By Robert Israel
The poems in Winter Recipes From the Collective are about bearing with life in a barren place; they do the kind of singing Bertolt Brecht said was necessary when dealing with “the dark times.”
Winter Recipes From the Collective by Louise Glück, Farrar, Straus and Giroux, 64 pages, $25.
Louise Glück’s 13th volume of poetry, Winter Recipes From the Collective, demands to be read in a quiet room. So seek out a sedate nook, if you can in these tumultuous times. Then settle in. Remove distractions from your mind and read her poems aloud. You may immediately note, as one critic puts it, that her voice proffers an “icy precision.” I don’t totally disagree with this assessment. But to label her work that way is to sell her short. She’s a masterful writer who delights in weaving surprises into her poetry. She does not serve up easy interpretations or convenient summaries. And, for a poet who is accused of being too cool for her own good, Glück frequently dabbles in warmth and humor, both qualities amply displayed in this volume.
When you read her poems aloud, you may notice that she pares her words back, stripping them of embellishment. She achieves what Robert Frost called “sentence sounds,” the kind that originate in the “brute tones of our human throat.” Glück employs this minimalist literary device throughout this slim volume, her first since being awarded the Nobel Prize in literature in 2020.
Glück’s depends on a kind of elemental density, often through vivid metaphorical descriptions, in ways that are reminiscent of the haunting prose of Danish author Isak Dinesen, whose ornate pictorials come with heavy wafts of atmosphere:
Where, later in the poem, do “elderly men and women” cure moss “with wild mustards and sturdy herbs packed between the halves of ciabattine”? The sandwich doesn’t sound appetizing. The poet offers no clues about the location of this primal repast, creating a world that is an uneasy mix of the distorted and the familiar.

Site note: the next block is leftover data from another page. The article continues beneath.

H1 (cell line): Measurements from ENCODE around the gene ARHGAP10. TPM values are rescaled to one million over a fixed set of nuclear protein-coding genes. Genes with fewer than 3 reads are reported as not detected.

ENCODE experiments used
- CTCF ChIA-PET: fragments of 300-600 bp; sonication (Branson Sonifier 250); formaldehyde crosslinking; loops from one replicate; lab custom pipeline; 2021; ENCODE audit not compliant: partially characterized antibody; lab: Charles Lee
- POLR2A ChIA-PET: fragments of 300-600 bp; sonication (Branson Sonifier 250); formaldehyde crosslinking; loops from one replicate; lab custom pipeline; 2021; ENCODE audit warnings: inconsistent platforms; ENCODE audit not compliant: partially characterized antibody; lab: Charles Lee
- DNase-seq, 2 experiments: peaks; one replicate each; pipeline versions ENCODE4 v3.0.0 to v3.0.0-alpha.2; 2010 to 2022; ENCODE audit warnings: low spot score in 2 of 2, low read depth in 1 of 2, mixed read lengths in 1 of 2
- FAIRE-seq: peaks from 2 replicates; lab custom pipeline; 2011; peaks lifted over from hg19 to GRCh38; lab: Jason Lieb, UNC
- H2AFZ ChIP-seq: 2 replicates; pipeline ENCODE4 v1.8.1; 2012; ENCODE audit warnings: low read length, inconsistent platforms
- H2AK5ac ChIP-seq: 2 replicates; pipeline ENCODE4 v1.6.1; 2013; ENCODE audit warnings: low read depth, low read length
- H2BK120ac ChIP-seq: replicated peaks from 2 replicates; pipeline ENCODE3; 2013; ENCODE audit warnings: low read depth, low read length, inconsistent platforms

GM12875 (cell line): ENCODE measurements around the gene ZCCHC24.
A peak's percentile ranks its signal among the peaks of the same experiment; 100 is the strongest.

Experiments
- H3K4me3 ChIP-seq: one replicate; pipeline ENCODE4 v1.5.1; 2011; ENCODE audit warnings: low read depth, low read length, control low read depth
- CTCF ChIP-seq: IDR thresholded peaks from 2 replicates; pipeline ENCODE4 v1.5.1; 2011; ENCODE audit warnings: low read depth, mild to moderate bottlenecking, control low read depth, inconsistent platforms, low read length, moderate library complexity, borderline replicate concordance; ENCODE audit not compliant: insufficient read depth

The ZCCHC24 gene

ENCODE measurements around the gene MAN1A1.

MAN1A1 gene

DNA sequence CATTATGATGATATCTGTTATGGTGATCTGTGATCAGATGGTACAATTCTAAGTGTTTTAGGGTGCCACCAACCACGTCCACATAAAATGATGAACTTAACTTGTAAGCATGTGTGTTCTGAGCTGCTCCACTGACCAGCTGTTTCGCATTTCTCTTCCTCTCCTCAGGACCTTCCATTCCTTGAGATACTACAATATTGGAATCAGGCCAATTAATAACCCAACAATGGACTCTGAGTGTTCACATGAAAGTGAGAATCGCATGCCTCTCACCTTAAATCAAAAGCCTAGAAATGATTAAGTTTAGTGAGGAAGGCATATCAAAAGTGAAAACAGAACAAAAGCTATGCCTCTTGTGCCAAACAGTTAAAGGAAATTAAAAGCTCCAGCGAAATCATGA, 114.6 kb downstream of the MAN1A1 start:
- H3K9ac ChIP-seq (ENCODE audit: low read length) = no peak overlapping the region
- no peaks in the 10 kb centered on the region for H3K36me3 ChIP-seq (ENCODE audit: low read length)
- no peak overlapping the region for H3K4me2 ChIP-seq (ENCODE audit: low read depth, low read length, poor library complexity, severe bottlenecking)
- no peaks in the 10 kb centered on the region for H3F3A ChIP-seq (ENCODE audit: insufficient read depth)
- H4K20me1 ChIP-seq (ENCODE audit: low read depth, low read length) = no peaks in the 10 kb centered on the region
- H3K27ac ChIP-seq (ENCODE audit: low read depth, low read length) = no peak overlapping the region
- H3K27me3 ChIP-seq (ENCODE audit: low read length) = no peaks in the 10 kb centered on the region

Because Glück is interested in contorting existence, it makes sense that in this collection she is attracted to the kind of storytelling that we appreciated as kids, though in the Grimm mode. The poems here are fables in which the woods are enchanting and mysterious and paths don’t always lead to grandmother’s house. In “A Children’s Story,” we learn that a “king and queen” “rattling in the back of the car” grow weary of repeating what has become a singsong conjugation. Arriving at a state of ennui, the royal couple resign themselves to endure “a sad day” that “the day has become.” Glück delivers the tale’s disturbing moral: “All hope is lost,/We must return to where it was lost if we want to find it again.” Perhaps the message reflects generational exhaustion: children should be aware of the fatigue of their elders because they are going to inherit a landscape of “cows and pastures [that] are drifting away,” where nothing is certain or guaranteed. The next generation will have to use their energies to back up and pick up the pieces of a broken world.
Perhaps the most accessible selection is a short poem titled “President’s Day,” first published in the New Yorker. The poet does not lead us down serpentine paths filled with menacing threats hiding in the overgrowth. Rather, she reports on a wintry landscape yielding to the first stirrings of the approaching spring season. Warmth is still a long ways away — a leap of faith is required to imagine that it will arrive soon. “I threw some snow over my shoulder,” Glück writes, “since I had no salt.” She is yearning for spring to arrive with “lots of good-natured sunshine everywhere.” She concludes: “How joyful my head was, basking in it, getting to feel it first while my limbs waited.”
The poems in Winter Recipes From the Collective are about bearing with life in a barren place; they do the kind of singing Bertolt Brecht said was necessary when dealing with “the dark times.” This is not to say that Glück does not, on occasion, provide a fleeting sense of harmony, even joy. But that sense of elation depends on a leap of faith: intimations of renewal confront cold fronts of doubt.
Robert Israel can be reached at firstname.lastname@example.org